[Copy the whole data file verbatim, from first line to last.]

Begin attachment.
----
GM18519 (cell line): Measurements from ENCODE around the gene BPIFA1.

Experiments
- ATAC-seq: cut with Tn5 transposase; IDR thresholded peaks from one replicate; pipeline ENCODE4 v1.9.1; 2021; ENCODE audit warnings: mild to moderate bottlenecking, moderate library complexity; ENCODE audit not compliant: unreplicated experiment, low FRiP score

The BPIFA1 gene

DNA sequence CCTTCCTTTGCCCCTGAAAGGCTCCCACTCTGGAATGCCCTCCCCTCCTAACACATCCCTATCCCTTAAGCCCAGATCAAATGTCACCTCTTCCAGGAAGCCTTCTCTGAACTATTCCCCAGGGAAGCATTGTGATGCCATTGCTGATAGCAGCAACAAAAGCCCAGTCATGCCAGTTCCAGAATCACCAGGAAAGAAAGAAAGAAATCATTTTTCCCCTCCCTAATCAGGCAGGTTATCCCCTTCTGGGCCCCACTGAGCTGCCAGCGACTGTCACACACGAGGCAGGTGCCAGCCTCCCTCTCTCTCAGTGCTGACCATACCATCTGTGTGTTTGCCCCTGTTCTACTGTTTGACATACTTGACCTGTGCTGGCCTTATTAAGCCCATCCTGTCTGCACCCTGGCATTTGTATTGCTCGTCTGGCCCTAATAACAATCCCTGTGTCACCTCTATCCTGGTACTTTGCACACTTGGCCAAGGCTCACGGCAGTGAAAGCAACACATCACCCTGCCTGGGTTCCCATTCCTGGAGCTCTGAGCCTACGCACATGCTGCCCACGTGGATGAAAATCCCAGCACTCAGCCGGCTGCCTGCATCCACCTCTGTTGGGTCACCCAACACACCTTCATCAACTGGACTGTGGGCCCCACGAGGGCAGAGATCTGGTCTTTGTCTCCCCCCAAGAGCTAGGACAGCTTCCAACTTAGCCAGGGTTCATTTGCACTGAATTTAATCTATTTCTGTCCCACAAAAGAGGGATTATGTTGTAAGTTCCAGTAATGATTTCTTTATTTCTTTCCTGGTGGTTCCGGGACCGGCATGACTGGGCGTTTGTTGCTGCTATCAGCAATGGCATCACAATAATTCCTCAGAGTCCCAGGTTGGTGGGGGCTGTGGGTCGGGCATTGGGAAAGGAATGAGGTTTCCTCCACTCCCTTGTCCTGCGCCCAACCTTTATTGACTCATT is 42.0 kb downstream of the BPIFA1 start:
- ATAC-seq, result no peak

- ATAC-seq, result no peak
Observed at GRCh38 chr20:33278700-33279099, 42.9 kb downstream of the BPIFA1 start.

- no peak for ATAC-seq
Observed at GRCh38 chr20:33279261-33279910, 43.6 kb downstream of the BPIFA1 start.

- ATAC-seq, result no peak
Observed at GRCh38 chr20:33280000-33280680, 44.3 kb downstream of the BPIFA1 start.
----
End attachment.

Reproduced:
GM18519 (cell line): Measurements from ENCODE around the gene BPIFA1.

Experiments
- ATAC-seq: cut with Tn5 transposase; IDR thresholded peaks from one replicate; pipeline ENCODE4 v1.9.1; 2021; ENCODE audit warnings: mild to moderate bottlenecking, moderate library complexity; ENCODE audit not compliant: unreplicated experiment, low FRiP score

The BPIFA1 gene

DNA sequence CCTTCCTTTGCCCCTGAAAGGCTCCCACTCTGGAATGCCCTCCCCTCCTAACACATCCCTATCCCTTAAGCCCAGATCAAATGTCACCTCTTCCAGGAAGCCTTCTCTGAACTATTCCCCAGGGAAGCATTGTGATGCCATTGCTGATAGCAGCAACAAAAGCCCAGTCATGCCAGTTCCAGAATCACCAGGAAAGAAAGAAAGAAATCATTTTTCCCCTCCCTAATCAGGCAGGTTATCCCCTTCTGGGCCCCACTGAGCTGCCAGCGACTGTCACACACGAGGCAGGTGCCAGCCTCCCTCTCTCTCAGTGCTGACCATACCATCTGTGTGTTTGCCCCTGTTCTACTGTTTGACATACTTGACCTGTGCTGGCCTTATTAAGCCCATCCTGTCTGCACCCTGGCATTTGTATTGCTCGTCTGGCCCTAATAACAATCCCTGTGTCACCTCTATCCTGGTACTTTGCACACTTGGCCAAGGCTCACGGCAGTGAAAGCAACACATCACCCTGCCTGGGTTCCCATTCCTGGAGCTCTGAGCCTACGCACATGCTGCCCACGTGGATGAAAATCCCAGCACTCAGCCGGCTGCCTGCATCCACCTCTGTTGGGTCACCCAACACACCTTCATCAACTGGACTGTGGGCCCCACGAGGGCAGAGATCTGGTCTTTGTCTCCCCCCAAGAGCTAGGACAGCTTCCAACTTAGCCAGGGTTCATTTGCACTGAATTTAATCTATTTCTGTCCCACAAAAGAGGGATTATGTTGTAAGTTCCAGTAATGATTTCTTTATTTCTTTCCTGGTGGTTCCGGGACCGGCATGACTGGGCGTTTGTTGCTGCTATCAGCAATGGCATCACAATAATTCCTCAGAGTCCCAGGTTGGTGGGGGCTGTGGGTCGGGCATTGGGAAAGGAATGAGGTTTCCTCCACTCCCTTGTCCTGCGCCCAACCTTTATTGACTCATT is 42.0 kb downstream of the BPIFA1 start:
- ATAC-seq, result no peak

- ATAC-seq, result no peak
Observed at GRCh38 chr20:33278700-33279099, 42.9 kb downstream of the BPIFA1 start.

- no peak for ATAC-seq
Observed at GRCh38 chr20:33279261-33279910, 43.6 kb downstream of the BPIFA1 start.

- ATAC-seq, result no peak
Observed at GRCh38 chr20:33280000-33280680, 44.3 kb downstream of the BPIFA1 start.